Jove, $6.99, ISBN 0-515-13439-2
Romantic Suspense, 2003
Patricia Potter’s Twisted Shadows is a baffling story. I don’t understand what the heroine is doing half the time, and the annoyingly formulaic resolution to her family drama is no compensation at all. The kindest description I can give the “romance” is “tepid”. All in all, another mediocre romantic suspense from Patricia Potter. Maybe that lady should put back on her cowboy boots and revisit the Wild West for her muse. Her so-called romantic suspenses are making her come off like an inept newbie.
But I guess she has to eat and keep her career alive somehow, what with the market nowadays heading towards the contemporary romance oversaturation glut. I hope she buys some yummy hamburgers with the percentage she gets from my $6.99.
Samantha Carroll runs an art gallery with her mother in some quiet corner of America where everything and everyone is nice and friendly. Then one day two men walk in and harass her. They inform her that her birth name is actually Nicole Merritta and her birth father is Paul, a crime boss that is never arrested, but not for the lack of trying on the FBI’s part. Shaken, she confronts her mother, who informs her that yes, Paul is a crazy crimelord who would have killed them all when he caught Mommy here trying to run away with Samantha/Nicole and her twin brother Nick. In the end, Momma was forced to leave Nick with Daddy and flee with Nicole to this place, where she then married the guy that she hired to protect her and Nicole.
To me, what the mother did sounds quite reasonable. But Samantha – let’s just stick to one name here – flies off the handle. How dare Momma leaft Nick behind! How dare she! Ooh, doesn’t Momma know that they are twins? Never mind that Nicole seems to have a happy life with Momma and Stepdaddy and never seems to be bothered by any “missing twin” feelings in her life, she is hurt because why can’t Momma understand that twins have a bond?
Now, Paul Merritta is dying and he summons Samantha to his side. Don’t go, Momma tells her. But Samantha is going. She wants to see her daddy – she refuses to believe what the papers say, because we all know papers lie and bluff – and reestablish her bond with Nick now. Then bullets start flying around her neck, an FBI dude named Nathan McLean steps in to start an instantaneous tepid lust thing with her, and Samantha shilly-shallies as she tries to figure out who to trust.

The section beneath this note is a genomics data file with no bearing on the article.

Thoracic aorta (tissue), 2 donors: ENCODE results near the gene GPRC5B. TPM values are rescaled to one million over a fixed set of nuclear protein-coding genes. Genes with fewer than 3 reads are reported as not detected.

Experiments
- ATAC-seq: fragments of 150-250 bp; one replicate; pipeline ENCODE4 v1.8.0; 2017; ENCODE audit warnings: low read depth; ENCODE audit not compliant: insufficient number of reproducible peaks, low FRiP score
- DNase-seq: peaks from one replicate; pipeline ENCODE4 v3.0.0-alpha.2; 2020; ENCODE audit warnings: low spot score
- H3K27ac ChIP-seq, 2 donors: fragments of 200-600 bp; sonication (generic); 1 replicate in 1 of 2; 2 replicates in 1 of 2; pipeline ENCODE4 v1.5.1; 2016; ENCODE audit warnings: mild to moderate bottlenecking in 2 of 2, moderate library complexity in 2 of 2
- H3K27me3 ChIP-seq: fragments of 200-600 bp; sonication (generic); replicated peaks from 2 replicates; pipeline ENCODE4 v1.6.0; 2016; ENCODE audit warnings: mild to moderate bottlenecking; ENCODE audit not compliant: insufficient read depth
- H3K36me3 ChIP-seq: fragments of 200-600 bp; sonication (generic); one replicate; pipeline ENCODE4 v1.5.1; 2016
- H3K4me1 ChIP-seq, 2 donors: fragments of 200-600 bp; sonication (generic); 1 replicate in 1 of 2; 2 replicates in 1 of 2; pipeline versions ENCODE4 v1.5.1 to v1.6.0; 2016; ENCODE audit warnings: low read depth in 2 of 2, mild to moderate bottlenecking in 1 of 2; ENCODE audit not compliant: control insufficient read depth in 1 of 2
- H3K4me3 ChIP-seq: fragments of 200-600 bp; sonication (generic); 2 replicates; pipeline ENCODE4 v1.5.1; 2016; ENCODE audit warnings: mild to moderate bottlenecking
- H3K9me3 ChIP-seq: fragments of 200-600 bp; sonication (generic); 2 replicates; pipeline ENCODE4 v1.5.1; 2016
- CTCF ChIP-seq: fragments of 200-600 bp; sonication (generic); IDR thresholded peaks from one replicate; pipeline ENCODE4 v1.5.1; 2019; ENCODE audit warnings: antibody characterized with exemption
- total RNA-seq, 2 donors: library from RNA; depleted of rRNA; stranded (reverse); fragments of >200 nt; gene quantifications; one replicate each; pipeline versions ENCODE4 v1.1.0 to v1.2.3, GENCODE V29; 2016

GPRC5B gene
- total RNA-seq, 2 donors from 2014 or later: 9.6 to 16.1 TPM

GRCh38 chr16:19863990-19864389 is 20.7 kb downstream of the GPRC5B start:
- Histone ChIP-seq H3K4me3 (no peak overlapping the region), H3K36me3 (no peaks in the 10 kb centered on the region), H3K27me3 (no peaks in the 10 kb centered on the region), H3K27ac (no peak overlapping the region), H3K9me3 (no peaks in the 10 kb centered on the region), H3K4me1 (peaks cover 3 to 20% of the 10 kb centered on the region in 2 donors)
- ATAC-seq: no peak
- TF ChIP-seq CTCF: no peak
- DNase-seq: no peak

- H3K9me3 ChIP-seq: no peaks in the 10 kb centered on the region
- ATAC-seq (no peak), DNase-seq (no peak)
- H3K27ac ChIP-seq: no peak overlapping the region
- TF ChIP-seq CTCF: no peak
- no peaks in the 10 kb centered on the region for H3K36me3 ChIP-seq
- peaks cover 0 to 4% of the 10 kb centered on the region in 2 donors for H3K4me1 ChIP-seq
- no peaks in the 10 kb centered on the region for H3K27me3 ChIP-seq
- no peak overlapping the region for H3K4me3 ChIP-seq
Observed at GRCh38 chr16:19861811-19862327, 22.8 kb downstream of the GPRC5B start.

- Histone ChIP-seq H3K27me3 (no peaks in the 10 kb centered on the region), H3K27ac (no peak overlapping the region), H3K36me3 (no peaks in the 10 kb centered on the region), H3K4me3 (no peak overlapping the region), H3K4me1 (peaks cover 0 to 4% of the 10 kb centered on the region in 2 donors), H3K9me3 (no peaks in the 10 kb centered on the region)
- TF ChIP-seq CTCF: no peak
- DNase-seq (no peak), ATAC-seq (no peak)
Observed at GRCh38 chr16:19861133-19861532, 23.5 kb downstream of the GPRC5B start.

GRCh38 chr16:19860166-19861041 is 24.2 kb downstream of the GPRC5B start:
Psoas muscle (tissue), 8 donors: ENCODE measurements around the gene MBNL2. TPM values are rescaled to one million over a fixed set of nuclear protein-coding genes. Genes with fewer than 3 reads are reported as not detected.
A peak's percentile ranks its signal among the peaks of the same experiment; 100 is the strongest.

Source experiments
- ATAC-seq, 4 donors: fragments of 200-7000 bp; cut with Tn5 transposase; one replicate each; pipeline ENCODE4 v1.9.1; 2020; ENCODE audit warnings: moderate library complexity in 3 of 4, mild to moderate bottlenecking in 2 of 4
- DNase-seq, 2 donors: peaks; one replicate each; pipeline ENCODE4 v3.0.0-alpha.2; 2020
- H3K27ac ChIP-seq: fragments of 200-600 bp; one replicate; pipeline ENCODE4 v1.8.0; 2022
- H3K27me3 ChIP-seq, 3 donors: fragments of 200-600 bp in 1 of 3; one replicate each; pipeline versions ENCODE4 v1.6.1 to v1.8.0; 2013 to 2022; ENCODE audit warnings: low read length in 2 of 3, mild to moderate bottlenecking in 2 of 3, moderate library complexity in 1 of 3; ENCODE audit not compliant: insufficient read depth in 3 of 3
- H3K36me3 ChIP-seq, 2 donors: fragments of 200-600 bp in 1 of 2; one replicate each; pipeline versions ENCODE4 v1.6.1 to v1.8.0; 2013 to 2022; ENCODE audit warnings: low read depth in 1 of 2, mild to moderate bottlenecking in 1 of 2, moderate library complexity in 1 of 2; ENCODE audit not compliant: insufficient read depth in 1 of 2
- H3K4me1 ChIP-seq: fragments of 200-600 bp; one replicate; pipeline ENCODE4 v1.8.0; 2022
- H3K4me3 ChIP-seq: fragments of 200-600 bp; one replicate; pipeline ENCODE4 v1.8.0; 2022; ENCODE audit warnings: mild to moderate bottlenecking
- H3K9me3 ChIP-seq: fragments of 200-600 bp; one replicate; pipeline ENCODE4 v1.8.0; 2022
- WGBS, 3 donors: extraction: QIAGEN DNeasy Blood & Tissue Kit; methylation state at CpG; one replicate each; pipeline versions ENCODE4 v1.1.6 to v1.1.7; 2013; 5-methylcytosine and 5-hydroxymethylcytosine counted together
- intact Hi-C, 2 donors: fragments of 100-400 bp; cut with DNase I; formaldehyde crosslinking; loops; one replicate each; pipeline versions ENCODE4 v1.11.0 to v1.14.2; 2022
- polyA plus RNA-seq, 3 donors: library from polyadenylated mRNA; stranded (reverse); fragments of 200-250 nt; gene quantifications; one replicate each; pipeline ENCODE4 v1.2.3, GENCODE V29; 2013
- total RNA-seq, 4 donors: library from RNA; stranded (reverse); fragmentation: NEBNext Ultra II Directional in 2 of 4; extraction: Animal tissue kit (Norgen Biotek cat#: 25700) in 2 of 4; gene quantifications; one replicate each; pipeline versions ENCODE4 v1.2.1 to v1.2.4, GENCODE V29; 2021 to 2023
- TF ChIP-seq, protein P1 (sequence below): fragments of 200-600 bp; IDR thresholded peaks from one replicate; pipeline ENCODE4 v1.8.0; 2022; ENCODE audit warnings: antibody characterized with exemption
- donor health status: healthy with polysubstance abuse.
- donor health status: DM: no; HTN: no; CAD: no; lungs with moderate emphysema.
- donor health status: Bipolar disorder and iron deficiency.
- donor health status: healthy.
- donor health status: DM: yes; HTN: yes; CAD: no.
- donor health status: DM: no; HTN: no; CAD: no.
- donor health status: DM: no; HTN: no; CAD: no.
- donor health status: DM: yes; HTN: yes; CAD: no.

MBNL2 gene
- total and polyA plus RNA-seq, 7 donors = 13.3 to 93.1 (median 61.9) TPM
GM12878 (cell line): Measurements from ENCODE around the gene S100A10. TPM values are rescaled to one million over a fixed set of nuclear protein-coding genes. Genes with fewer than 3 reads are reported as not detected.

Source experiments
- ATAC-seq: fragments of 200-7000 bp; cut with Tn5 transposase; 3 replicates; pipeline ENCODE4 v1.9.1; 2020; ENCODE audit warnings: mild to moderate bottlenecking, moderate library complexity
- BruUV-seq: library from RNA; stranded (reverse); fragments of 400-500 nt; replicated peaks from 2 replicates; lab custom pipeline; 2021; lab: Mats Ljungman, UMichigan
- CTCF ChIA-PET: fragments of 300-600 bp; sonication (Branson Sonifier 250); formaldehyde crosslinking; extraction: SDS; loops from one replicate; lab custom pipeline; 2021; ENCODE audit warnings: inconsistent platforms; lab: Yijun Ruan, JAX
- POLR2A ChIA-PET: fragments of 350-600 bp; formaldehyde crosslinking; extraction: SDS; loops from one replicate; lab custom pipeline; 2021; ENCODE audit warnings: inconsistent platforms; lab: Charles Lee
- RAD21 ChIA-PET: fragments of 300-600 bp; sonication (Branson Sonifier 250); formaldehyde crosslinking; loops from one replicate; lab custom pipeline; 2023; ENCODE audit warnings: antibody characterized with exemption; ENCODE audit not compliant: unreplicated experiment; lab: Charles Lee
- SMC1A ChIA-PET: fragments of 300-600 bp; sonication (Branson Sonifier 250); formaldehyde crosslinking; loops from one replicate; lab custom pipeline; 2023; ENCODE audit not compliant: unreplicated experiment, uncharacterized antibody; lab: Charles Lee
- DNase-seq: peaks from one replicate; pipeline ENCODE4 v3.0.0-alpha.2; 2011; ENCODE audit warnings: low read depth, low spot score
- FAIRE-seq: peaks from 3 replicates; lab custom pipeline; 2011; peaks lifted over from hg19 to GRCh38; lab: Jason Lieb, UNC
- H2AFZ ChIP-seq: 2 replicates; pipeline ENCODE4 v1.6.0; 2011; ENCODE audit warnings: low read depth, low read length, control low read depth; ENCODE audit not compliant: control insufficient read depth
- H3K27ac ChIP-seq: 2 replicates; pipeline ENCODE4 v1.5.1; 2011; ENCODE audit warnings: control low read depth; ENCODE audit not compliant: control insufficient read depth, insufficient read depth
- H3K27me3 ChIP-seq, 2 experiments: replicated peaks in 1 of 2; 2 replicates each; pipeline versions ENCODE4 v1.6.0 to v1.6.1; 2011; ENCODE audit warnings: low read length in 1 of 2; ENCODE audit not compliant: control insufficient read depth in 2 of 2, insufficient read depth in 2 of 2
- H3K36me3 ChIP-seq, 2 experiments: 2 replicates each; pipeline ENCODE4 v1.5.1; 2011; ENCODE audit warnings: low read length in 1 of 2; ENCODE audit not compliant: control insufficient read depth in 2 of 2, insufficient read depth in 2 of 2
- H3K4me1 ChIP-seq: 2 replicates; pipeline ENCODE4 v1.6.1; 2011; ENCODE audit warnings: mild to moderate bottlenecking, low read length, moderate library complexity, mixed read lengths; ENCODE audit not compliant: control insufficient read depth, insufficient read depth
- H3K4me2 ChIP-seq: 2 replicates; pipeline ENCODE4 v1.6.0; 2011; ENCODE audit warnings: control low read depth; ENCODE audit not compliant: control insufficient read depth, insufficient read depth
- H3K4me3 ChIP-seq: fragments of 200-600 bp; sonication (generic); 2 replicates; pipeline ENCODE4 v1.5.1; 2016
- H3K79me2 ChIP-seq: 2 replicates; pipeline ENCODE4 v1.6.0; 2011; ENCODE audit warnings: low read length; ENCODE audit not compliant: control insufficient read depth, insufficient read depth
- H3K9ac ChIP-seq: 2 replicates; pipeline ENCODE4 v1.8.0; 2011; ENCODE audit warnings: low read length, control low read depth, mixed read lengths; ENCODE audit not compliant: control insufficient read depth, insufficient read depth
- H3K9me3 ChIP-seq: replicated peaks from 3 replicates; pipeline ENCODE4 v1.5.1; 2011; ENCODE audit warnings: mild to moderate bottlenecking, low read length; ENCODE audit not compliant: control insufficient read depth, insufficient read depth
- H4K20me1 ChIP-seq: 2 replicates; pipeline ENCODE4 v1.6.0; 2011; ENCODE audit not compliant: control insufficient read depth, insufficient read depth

I don’t get this woman. Firstly, she seems more willing to trust her newfound (and quite hostile) twin brother over the mother whom she has known all her life. Her trust in Nick has no basis in reality, but she will cling to this to the bitter end. Her relationship with Nate is even more perplexing. She says that she trusts him again and again, and then she will blindside me with profundities such as “she trusted him, yet she wondered if she could trust his feelings”. I didn’t know you can trust someone and yet still mistrust his “feelings”.
When it becomes apparent that heirs to Paul’s crime empire are worried over Samantha’s reappearance in Paul’s life, Samantha’s latest brainwave is to walk back to the pit of vipers to clarify that she doesn’t want the business, she just wants to love her brother and her daddy forever. Also, there’s one annoying instance when she is confronted by the possibility that she is trusting the wrong person in one chapter, she wails that it’s not her fault – she didn’t ask to be told that she had a twin brother and a “real” daddy. Ugh, her mother warned her, but did she listen? Oh, and the next chapter sees her back to trusting the wrong people all over again, as if character continuity only exists when the author deems it convenient.
Really, Samantha’s rationale and decision-making skills can be so remarkably stupefying at times.
Added salt to my wounds is the author getting overenthusiastic with the labels “independent”, “intelligence”, and “courageous” when it comes to Samantha here. At one point she has Samantha declaring that she will not be a victim like the heroines in those crappy novels and movies. Newsflash: by trusting stupidly and acting more stupidly, she is already there.
Her relationship with Nate is one of those “put two people in a bed together and voila – it’s love” things. Half the time he is not trusting her while she, she trusts him but isn’t sure about trusting his feelings, whatever that means. It is ridiculous to have two characters waffling on trust issues acting on their lust only to declare eternal love once the case is solved. Really, who is Ms Potter trying to fool? I’d expect a romance author to know that it takes more than an obligatory quickie sex scene to drive home any romance she is writing.
And let’s touch a little on the silly dialogues that litter this story. People don’t just say not trust your father, they say, “Don’t open the Pandora’s box!”. It is as if the more overblown phrases they use, the more they can hide the deficiencies in their meagre characterization. Obviously, it’s not working with me.
I close this silly and rather baffling story thinking that there’s a more interesting story in here than Miss Blind Faith Searching for the Daddy Who Will Love Her Forever. Remember that part about Samantha’s mother fleeing with her daughter, hiring a mysterious man to protect her, and they later fall in love? I think that will be a more interesting story than anything I can find here.